MW: Most incredible thing I’ve done in my entire career. There’s nothing more rewarding. We can say what we want to say about the pharmaceutical industry, and a lot of people have a lot to say about them. I think they need to be vilified when they do things wrong, but they need to be vindicated when they do things right. This is one of those programs that they got right. In less than two years I’ve been able to use my face and put medication into the hands of over 4 million people in America who would not have otherwise gotten medication and saved their lives.
What do you think about the current state of healthcare in the U.S.?
MW: It’s an abomination, but it’s not an abomination for reasons that a lot of people think. We think prices are out of control; well in some ways, some are, but technology has costs. The recipients of that technology have to understand that. Where we miss the boat in the United States, where we could be the leader in the world, it’s not as much about a socialized medical system as it is about providing medical insurance to every single American.
Do you feel optimistic that a change is coming?
MW: I don’t think it’s going to get better, I think it’s only going to get worse. And unfortunately that is not because of the medical industry, it’s because of the policy and leadership we have in America.
One of the more controversial things that you’ve advocated is medical marijuana.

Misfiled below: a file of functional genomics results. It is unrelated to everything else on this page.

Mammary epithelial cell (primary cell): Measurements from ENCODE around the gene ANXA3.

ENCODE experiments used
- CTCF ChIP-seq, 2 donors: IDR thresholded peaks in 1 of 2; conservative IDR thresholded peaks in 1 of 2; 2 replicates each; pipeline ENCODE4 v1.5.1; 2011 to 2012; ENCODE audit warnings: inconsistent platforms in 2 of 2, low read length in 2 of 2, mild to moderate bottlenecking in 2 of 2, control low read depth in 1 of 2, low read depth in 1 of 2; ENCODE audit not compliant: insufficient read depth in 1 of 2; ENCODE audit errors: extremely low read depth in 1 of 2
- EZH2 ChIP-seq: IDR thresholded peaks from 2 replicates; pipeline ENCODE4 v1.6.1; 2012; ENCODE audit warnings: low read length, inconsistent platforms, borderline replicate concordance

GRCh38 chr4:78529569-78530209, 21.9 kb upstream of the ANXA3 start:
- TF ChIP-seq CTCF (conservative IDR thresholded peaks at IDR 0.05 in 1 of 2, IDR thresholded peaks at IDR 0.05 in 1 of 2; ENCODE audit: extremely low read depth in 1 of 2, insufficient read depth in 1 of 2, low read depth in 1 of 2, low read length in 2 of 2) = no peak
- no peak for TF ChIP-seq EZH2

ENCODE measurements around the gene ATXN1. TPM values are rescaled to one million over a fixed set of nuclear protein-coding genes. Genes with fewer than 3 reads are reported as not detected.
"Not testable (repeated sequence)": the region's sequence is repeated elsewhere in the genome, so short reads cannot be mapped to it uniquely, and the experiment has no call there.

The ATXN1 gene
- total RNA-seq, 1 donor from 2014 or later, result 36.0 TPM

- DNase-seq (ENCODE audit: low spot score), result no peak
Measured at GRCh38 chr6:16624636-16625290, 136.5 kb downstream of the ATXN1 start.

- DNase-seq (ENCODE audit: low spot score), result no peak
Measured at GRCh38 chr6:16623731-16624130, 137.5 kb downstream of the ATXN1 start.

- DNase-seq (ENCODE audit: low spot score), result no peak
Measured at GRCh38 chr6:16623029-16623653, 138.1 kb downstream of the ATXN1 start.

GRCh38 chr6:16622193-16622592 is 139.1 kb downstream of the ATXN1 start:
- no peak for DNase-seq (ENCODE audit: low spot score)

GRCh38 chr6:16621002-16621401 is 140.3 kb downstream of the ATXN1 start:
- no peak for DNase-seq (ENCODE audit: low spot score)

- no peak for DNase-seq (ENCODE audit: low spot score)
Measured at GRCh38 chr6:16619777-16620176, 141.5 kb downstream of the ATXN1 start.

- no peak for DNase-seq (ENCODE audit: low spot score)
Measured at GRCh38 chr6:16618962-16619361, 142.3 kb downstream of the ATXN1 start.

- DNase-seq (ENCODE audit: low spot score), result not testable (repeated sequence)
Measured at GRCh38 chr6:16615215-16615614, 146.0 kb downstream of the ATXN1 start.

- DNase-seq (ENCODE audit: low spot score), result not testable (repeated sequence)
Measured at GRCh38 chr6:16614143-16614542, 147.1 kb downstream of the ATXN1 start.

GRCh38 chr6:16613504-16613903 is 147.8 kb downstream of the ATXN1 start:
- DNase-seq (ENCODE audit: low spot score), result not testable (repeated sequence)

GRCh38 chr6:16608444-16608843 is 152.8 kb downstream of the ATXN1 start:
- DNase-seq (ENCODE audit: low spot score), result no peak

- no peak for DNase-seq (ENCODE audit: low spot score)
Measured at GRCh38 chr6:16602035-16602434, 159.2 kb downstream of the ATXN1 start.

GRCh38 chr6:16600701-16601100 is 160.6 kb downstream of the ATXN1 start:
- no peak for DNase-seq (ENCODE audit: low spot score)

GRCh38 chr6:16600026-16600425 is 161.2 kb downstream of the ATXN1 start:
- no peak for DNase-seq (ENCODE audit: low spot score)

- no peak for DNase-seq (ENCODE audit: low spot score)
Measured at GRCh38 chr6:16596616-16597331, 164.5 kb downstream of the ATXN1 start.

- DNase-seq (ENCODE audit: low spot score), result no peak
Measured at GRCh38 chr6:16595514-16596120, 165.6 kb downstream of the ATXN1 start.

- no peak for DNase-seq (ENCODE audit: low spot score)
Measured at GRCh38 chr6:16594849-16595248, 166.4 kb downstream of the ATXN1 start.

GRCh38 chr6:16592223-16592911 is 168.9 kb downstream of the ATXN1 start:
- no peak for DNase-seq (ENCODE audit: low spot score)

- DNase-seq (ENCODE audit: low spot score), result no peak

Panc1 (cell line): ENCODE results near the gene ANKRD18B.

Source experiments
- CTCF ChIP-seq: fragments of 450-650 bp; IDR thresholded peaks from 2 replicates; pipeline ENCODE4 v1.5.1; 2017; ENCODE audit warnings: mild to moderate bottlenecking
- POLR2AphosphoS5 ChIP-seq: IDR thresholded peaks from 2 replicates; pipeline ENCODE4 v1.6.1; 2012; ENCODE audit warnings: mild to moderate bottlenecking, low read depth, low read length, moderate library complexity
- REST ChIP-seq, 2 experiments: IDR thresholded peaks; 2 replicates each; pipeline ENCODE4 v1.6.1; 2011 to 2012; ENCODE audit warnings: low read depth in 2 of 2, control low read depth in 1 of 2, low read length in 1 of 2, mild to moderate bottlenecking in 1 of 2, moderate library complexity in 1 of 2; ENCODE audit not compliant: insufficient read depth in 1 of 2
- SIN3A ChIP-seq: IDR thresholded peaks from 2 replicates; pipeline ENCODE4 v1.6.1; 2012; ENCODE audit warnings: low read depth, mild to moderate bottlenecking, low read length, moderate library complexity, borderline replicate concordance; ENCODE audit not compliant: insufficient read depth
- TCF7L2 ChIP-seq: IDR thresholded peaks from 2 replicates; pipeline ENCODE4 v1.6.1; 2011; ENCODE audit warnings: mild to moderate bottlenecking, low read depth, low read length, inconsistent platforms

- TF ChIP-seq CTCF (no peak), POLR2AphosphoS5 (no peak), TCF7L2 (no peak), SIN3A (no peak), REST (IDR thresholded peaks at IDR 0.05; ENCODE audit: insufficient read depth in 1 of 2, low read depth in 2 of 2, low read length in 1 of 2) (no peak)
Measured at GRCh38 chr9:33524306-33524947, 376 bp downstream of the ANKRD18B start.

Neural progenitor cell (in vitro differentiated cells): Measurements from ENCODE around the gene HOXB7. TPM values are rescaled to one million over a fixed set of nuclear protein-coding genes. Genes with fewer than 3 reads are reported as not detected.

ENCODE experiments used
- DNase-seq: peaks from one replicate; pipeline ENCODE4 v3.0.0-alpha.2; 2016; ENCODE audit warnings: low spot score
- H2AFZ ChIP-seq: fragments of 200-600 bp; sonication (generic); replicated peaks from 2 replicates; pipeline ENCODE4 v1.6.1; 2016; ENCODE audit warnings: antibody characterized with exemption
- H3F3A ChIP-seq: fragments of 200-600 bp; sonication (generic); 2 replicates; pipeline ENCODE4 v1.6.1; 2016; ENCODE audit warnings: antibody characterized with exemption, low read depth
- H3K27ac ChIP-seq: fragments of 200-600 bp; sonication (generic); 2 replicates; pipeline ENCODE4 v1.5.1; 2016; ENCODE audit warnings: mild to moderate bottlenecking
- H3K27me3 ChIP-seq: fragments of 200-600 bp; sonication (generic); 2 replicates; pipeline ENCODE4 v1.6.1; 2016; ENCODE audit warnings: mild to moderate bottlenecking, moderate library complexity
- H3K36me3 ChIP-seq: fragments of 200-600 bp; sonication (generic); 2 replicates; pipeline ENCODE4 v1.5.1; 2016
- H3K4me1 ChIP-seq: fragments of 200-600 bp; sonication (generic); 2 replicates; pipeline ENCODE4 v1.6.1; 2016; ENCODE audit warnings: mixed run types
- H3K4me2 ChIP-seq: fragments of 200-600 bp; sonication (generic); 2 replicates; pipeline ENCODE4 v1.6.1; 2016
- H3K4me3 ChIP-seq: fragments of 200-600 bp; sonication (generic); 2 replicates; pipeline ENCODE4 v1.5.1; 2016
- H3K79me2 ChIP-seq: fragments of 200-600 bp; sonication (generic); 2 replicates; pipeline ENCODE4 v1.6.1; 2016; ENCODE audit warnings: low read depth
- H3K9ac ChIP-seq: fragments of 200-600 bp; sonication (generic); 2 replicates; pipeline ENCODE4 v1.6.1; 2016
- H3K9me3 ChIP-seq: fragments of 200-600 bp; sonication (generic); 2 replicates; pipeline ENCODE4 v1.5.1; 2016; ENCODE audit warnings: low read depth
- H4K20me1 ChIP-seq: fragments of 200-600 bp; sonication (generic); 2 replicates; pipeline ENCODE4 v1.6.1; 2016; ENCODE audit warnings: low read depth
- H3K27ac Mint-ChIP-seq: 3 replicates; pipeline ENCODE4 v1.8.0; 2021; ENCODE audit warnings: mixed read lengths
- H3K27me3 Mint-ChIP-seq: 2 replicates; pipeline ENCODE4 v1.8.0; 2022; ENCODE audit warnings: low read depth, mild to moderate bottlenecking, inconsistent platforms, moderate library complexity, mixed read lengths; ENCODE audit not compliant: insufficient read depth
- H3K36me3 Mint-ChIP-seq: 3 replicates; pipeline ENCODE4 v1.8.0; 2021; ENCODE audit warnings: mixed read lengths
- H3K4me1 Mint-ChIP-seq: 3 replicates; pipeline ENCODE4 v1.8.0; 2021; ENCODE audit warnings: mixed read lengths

MW: I’m an advocate for the same thing that our federal government is an advocate for. Does that not sound like an oxymoron?
Could you explain it?
MW: I support the right of a doctor to make a decision for his patient. And if we think that doctor is smart enough to prescribe for his patients morphine, cocaine, barbiturates and other things, if that same doctor states that he feels that marijuana – or let’s just call it MD640, make up a name – if he felt that that worked for his patient, why should he not be the one that has the ability to prescribe it?
To explain what I meant by that earlier statement: For the last 27 years, and it may be 28, the United States government, our federal government, every single 17th of the month, through a program at the University of Mississippi, distributes medicinal marijuana to, now, five patients. For the last 20 years it’s been between 20 and five; as each patient dies they stop distributing it to that one. We have a government that’s supposed to do no harm. We have a government that should not be distributing anything that it doesn’t think [has efficacy] as far as medication. They’re distributing it to patients because they studied it for 25 years and determined that it works, so why do then they flip the coin and lie to the American public and claim that it doesn’t and continue to lock people up for doing the same thing that they do? So I am a proponent for medicinal marijuana. I want the same thing the federal government does.
The Montel Williams MS Foundation has two fundraisers scheduled in the New York area in September, a Westchester walk-a-thon on Sept. 15 and a bike-a-thon in Sag Harbor on Sept. 29. For more information visit montelms.org.